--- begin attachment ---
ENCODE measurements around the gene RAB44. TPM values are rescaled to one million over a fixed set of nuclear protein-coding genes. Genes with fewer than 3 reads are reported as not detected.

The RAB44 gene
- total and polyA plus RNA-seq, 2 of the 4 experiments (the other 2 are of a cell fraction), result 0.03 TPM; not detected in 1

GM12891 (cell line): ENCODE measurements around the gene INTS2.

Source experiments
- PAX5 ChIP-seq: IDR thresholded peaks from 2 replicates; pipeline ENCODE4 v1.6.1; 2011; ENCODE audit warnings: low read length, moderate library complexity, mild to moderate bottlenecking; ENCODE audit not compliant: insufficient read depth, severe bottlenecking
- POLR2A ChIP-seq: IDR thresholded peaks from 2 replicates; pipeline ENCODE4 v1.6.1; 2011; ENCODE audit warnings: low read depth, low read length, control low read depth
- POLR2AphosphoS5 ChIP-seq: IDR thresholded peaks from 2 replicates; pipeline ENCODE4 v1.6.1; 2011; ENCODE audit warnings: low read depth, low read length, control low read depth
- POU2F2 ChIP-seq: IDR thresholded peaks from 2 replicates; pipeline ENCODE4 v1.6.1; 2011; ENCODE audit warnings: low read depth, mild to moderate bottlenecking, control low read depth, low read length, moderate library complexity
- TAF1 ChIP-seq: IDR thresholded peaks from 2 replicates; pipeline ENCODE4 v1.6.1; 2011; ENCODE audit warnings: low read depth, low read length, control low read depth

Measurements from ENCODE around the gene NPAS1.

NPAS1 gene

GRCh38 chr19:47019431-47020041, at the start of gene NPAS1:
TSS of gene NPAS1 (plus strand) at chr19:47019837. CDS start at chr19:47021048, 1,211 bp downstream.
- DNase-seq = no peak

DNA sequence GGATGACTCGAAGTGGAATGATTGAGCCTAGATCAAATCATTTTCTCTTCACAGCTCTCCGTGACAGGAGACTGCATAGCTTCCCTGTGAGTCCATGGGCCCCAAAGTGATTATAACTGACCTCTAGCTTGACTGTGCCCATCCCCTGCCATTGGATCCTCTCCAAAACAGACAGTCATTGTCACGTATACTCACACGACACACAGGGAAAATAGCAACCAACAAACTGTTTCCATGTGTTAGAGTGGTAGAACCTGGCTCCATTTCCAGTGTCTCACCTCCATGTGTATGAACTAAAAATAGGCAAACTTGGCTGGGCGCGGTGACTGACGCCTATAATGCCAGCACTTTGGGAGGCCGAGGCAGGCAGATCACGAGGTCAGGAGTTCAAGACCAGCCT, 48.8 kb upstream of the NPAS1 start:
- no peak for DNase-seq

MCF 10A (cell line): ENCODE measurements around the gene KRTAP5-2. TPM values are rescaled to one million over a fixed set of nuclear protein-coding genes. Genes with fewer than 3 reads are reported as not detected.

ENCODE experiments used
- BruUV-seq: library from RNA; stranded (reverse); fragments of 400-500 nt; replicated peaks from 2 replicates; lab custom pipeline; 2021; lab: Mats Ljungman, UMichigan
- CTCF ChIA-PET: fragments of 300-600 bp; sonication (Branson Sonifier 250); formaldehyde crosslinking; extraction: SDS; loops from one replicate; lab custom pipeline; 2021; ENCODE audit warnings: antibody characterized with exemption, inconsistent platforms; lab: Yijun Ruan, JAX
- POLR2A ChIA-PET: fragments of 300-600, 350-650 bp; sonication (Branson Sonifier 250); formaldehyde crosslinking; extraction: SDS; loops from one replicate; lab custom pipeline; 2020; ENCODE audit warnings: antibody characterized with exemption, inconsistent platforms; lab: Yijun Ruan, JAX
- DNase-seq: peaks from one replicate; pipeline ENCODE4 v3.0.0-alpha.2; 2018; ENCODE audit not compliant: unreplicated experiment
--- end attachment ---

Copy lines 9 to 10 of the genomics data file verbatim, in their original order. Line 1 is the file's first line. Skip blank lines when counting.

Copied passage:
- POU2F2 ChIP-seq: IDR thresholded peaks from 2 replicates; pipeline ENCODE4 v1.6.1; 2011; ENCODE audit warnings: low read depth, mild to moderate bottlenecking, control low read depth, low read length, moderate library complexity
- TAF1 ChIP-seq: IDR thresholded peaks from 2 replicates; pipeline ENCODE4 v1.6.1; 2011; ENCODE audit warnings: low read depth, low read length, control low read depth